oundary line fences have a long history of generating disputes between neighbors. One neighbor wants to change the location, another wants a particular style of fence. One wants nothing to do with the maintenance, another seeks pristine maintenance. All of these create strife and foster hostility between neighbors.
If I may borrow from Robert Frost, he stated that "Good fences make good neighbours". But what is one to do when one neighbor chooses not to cooperate in the maintenance of the boundary fence.
That issue has largely been settled in California by Civil Code § 841 which states "Adjoining landowners shall share equally the responsibility for maintaining the boundaries and monuments between them." What this statute clearly settles is that a boundary fence presumptively provides a common benefit between neighbors and therefore the neighbors have an equal responsibility to share in the cost of repair, replacement and maintenance of the fence.
What if your neighbor still does not want to share in the responsibility of maintaining the boundary fence. Under CC §841 a landowner may give notice to the neighbor of the problem with the fence that needs to be repaired, the proposed solution to the problem with the fence, estimated costs to repair, proposed timeline for completing the repair or construction, proposed cost sharing allocation and identify the presumption of equal responsibility between the owners. This notice must be provided at least 30 days prior to any repair or construction being completed on the fence.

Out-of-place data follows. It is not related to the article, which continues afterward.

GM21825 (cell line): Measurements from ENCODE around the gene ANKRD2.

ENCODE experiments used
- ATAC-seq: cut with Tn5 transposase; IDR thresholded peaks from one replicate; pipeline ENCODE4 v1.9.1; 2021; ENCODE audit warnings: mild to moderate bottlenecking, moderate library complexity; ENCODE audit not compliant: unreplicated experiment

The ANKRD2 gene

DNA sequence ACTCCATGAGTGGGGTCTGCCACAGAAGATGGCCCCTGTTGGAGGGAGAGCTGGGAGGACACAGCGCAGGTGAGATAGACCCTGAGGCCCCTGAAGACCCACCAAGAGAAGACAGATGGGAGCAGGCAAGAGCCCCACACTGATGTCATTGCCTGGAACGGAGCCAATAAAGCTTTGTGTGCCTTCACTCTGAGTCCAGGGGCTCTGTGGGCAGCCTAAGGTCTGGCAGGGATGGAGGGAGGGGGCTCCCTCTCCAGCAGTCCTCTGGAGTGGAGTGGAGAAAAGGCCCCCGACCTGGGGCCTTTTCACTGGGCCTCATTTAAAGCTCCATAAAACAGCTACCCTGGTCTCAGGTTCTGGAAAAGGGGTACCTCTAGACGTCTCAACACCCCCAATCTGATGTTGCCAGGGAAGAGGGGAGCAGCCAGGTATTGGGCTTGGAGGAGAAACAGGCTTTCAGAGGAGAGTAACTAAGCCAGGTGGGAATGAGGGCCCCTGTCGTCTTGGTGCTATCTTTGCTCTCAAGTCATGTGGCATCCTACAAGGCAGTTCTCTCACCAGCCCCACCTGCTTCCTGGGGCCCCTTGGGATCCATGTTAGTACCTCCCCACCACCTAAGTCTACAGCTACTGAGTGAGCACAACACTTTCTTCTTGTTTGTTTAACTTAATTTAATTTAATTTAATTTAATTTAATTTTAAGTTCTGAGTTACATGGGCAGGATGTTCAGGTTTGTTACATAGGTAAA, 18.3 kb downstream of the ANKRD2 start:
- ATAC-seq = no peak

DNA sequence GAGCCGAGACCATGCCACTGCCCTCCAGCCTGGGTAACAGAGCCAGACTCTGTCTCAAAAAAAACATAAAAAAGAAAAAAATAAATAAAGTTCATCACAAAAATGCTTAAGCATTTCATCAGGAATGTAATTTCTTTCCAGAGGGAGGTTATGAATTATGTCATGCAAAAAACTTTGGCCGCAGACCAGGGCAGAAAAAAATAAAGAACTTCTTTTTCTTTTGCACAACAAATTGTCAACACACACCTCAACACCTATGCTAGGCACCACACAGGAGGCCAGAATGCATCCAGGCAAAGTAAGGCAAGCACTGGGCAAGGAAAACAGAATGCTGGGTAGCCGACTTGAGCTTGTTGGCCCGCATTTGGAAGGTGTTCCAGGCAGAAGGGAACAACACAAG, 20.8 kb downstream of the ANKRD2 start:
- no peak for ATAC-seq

In the extreme circumstances, the non-cooperating neighbor can rebut the presumption of equally sharing the costs of the fence. To do so requires the neighbor to show disproportionate benefit, financial constraints, etc. However, the non-cooperating neighbor is required to provide "reasonable proof" to support the contentions.
Hopefully the notice will spark the neighbor to take prudent actions in working to get the fence repaired or replaced. However, sometimes, the neighbor refuses, in that situation, you should seek competent legal advice to discuss your potential remedies. The most common remedy is to take the neighbor to small claims court to recover the non-paying neighbor's share of the costs for the fence repair. To do this, the repair must be completed and paid for prior to the lawsuit. If forced to small claims, the presumption will provide the basis for an award and allow you to recover the proportional share from the neighbor.